However, for about the last dozen years, the St. Lawrence has faced a new wave of contaminants that are more diffuse but just as dangerous to aquatic life. Polybrominated diphenyl ethers (PDBEs), siloxanes and perfluorocarbons (PFCs) are only some of the examples of contaminants resistent to current wastewater treatment practices and that are found to be untreatable in the natural environment. These new contaminants require scientists to go back to the drawing board to create new methods of analysis, to re-evaluate risks to organisms and to establish new sediment evaluation criteria.

This presentation provides an overall view of contaminants in St. Lawrence sediments and the observable trends over the short and medium term for both past substances and those of emerging interest.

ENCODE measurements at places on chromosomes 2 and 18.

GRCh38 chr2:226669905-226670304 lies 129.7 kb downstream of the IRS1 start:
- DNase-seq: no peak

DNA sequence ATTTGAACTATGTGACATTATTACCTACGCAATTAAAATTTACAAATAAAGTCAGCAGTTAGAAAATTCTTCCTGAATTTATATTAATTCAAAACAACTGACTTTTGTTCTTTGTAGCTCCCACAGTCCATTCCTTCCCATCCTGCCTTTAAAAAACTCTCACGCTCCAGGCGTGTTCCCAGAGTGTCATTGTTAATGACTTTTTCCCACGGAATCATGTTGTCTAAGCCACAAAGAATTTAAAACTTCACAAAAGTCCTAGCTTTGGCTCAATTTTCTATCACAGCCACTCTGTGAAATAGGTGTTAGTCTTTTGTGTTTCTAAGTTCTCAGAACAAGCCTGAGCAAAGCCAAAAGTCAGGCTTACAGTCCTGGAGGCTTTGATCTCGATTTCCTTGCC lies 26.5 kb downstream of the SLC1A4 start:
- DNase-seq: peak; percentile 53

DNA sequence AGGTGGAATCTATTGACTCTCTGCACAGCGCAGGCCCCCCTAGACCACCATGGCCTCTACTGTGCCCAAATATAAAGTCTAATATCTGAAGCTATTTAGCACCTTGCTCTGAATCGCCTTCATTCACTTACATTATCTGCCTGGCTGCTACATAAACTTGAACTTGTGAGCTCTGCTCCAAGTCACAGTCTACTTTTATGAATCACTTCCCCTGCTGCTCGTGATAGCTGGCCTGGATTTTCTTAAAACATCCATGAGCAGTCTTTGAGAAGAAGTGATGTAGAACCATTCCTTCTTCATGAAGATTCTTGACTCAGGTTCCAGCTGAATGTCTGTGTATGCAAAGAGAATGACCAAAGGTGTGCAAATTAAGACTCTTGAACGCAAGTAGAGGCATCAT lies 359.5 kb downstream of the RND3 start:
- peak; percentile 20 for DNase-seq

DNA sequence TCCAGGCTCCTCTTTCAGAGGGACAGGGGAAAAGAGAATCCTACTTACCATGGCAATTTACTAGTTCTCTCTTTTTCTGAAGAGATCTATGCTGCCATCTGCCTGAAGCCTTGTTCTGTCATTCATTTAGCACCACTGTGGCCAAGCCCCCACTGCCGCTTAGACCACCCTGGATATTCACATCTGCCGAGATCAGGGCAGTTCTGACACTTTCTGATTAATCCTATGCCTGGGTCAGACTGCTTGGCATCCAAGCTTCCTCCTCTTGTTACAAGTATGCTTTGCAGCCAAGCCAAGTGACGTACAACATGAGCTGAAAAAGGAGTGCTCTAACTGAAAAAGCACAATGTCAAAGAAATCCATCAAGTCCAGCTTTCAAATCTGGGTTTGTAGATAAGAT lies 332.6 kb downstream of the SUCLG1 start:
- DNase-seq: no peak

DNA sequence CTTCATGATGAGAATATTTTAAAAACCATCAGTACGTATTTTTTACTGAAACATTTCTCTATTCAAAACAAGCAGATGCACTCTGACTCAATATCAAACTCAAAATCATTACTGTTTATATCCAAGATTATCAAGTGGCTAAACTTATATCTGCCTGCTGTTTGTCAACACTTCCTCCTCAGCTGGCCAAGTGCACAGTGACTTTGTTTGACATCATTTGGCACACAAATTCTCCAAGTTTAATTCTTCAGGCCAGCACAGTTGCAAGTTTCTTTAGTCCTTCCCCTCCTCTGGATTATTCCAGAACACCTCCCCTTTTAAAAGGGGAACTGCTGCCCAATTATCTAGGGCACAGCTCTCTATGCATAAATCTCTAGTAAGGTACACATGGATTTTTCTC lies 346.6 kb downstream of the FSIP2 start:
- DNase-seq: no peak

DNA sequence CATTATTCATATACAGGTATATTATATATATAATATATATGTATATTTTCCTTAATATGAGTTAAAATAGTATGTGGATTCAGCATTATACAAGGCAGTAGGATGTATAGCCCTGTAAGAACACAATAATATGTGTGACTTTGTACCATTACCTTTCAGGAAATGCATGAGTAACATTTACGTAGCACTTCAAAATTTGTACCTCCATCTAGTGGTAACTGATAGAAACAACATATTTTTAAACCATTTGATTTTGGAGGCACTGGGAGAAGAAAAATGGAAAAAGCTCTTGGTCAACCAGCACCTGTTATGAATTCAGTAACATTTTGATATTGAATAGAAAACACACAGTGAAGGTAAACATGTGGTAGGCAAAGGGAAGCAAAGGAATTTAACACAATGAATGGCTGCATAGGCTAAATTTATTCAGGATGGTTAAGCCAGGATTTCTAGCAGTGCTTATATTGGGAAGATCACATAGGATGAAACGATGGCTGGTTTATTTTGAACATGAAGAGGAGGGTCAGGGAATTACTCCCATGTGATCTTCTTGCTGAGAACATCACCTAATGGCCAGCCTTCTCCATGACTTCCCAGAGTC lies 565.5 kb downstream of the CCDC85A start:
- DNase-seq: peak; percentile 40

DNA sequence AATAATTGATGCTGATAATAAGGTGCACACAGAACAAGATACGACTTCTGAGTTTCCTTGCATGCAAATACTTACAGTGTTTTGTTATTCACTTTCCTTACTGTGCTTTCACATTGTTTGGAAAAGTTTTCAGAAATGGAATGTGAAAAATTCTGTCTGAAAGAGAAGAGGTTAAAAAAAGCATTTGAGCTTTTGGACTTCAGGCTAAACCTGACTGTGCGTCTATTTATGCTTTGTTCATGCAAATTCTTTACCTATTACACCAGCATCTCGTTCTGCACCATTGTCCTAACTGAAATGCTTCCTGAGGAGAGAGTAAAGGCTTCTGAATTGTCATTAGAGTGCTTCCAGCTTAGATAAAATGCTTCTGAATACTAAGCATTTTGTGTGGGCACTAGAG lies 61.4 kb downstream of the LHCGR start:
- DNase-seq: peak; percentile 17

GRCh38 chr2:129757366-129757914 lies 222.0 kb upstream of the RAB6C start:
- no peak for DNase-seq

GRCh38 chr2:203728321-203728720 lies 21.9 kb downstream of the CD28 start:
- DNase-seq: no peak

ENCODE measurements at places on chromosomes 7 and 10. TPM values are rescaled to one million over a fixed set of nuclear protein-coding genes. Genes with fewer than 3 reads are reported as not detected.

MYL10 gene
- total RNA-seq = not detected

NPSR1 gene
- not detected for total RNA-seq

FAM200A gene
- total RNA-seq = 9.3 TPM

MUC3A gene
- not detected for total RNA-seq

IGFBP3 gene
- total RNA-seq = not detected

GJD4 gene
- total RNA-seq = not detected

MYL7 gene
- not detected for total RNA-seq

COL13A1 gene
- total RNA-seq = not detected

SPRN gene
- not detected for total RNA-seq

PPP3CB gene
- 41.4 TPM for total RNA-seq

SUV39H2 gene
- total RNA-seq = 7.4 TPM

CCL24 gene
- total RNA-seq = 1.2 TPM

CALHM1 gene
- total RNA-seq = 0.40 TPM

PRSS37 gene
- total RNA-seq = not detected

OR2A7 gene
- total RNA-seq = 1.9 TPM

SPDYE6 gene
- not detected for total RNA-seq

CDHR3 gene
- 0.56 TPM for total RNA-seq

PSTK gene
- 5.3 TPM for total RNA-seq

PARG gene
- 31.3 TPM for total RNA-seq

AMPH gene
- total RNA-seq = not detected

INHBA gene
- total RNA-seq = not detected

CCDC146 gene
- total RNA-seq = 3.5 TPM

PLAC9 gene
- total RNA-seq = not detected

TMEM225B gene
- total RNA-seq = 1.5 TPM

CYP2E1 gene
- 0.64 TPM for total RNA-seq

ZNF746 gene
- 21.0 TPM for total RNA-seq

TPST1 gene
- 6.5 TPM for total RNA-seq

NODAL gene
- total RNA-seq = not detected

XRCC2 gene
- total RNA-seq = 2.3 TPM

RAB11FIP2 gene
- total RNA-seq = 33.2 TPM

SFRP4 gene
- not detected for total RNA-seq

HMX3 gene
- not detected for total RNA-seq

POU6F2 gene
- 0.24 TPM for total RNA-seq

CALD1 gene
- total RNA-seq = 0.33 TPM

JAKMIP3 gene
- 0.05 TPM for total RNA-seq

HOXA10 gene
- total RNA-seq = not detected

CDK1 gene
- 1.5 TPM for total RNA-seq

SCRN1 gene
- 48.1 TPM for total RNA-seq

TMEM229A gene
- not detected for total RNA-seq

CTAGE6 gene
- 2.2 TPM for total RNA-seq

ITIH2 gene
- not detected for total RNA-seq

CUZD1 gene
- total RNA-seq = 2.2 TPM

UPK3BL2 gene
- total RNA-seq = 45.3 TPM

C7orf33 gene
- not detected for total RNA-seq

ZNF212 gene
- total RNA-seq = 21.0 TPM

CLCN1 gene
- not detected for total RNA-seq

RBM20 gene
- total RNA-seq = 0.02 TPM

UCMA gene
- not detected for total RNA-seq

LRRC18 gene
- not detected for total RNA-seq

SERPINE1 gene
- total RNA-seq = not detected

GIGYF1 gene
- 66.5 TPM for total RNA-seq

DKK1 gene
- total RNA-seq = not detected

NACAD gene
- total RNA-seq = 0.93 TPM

This presentation describes the improvement in toxicant concentrations in sediments. There have been significant improvements compared with the 1970s. However, even if the water appears clear, it may still contain toxic contaminants. This positive finding about sediments does not mean that everything is fine. The overall health of the St. Lawrence covers many aspects. Since 1990, major efforts have been made, and a number of indicators confirm the impacts of these efforts. However, monitoring activities must continue so that we can learn how the recent changes detected by the indicators will affect the food chain.

Levels of Polybrominated Diphenyl Ethers (PBDEs) in Fish in the St. Lawrence River (2002–2008)

Monitoring Contaminants in Birds of the St. Lawrence

Picture of Louise Champoux